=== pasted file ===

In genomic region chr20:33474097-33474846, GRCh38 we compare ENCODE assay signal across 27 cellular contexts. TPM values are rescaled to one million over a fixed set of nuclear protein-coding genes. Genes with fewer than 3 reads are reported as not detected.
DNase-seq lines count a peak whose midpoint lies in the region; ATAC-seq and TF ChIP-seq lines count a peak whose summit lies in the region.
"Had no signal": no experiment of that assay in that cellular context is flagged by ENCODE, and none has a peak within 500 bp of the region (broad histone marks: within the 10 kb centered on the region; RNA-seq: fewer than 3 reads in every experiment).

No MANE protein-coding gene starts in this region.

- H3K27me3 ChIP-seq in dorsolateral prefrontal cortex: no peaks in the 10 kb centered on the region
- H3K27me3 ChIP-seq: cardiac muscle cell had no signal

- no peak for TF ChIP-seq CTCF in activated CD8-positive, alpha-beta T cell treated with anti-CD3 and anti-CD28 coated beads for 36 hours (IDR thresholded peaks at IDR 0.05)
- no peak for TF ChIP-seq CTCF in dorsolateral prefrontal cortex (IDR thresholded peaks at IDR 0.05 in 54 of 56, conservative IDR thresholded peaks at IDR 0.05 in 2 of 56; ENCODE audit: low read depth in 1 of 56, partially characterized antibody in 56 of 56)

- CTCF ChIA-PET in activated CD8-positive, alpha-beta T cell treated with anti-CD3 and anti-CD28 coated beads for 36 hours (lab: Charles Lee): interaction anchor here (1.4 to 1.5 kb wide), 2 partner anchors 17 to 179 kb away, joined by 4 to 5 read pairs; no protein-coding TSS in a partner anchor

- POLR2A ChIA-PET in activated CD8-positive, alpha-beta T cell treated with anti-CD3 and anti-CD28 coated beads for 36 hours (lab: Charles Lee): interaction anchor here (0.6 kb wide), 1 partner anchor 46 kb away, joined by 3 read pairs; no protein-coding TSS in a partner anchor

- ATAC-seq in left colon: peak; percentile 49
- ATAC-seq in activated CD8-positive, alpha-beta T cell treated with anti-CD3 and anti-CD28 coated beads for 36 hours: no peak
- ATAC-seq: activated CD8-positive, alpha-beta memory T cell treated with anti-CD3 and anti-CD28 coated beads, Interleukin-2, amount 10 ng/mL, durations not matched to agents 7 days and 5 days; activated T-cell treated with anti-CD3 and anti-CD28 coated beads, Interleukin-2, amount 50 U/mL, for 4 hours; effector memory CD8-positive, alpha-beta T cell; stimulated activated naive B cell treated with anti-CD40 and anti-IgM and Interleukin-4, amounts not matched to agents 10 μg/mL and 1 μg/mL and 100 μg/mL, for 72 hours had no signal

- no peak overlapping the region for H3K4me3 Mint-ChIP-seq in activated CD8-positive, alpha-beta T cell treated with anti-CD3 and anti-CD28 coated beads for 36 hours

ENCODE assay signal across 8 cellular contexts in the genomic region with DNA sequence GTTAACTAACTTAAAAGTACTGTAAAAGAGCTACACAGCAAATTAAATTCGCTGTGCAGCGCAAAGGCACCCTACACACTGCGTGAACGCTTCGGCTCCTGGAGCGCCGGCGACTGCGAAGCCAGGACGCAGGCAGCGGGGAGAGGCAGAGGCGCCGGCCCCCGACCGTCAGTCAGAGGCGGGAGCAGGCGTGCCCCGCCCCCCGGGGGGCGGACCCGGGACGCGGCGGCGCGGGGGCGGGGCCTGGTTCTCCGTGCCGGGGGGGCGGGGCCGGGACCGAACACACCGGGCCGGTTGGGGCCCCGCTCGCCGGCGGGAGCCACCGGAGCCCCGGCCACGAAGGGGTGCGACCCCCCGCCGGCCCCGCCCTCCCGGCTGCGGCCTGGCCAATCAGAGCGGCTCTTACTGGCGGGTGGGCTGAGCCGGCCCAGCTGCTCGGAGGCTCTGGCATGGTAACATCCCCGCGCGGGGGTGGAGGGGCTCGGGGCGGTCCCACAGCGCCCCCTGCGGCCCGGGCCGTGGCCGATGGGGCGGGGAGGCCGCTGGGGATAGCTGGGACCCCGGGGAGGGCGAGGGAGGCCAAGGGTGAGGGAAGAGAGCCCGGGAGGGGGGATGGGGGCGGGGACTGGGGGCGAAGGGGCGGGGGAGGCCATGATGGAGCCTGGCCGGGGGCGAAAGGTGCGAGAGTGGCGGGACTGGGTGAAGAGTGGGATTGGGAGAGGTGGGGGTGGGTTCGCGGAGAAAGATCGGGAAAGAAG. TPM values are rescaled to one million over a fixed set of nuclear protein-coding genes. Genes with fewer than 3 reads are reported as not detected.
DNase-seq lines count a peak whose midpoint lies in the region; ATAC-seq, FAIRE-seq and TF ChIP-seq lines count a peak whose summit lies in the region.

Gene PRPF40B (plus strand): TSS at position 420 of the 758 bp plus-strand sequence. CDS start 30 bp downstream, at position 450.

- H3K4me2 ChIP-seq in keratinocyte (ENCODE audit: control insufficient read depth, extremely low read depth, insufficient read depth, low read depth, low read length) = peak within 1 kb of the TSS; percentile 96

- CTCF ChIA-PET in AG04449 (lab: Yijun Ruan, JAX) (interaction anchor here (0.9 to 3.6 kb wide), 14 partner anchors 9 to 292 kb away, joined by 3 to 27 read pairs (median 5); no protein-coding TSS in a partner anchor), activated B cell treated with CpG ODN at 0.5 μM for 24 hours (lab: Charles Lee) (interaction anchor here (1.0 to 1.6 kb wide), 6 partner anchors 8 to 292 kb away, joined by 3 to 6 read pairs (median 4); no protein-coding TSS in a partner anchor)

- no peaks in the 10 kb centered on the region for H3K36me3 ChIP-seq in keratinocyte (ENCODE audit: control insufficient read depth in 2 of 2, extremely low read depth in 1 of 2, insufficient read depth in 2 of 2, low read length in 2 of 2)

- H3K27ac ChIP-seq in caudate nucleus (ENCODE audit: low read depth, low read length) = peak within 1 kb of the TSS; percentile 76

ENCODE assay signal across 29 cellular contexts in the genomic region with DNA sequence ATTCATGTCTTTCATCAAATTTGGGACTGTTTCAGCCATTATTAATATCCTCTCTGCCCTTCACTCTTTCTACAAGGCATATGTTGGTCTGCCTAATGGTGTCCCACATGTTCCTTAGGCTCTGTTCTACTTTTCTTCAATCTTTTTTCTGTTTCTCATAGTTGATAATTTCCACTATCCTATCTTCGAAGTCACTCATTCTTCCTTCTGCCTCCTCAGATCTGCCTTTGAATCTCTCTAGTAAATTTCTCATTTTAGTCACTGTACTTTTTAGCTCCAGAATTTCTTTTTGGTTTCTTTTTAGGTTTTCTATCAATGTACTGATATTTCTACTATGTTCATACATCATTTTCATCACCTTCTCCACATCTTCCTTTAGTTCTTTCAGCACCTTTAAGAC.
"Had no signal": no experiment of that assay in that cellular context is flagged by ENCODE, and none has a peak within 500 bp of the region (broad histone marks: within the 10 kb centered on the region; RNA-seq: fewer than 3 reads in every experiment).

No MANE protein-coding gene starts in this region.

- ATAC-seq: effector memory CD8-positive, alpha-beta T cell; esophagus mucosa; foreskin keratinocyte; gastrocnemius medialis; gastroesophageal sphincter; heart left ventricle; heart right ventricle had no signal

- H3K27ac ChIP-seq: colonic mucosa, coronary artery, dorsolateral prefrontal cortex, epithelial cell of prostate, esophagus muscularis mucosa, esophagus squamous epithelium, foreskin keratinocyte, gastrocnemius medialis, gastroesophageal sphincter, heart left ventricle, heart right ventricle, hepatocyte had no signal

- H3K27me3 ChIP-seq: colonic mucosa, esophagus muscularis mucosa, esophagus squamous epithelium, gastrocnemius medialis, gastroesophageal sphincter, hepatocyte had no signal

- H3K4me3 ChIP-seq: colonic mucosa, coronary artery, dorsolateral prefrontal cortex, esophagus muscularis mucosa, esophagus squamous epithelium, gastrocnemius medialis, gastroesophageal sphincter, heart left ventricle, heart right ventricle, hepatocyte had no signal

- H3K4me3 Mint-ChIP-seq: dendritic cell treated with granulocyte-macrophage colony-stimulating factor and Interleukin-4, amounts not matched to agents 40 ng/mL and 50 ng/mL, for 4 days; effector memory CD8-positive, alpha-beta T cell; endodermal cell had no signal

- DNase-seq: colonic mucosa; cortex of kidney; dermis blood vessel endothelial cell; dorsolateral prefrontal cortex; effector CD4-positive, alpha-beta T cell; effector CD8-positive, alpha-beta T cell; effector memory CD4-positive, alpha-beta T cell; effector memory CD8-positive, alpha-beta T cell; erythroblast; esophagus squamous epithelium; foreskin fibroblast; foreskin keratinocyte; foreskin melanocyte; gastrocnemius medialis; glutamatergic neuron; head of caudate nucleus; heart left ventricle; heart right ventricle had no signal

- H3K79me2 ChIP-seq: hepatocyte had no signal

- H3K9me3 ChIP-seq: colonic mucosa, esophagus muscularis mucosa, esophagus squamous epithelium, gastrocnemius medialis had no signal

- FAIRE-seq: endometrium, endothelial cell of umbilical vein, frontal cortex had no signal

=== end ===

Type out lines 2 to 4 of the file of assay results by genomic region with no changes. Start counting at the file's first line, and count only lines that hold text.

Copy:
DNase-seq lines count a peak whose midpoint lies in the region; ATAC-seq and TF ChIP-seq lines count a peak whose summit lies in the region.
"Had no signal": no experiment of that assay in that cellular context is flagged by ENCODE, and none has a peak within 500 bp of the region (broad histone marks: within the 10 kb centered on the region; RNA-seq: fewer than 3 reads in every experiment).

No MANE protein-coding gene starts in this region.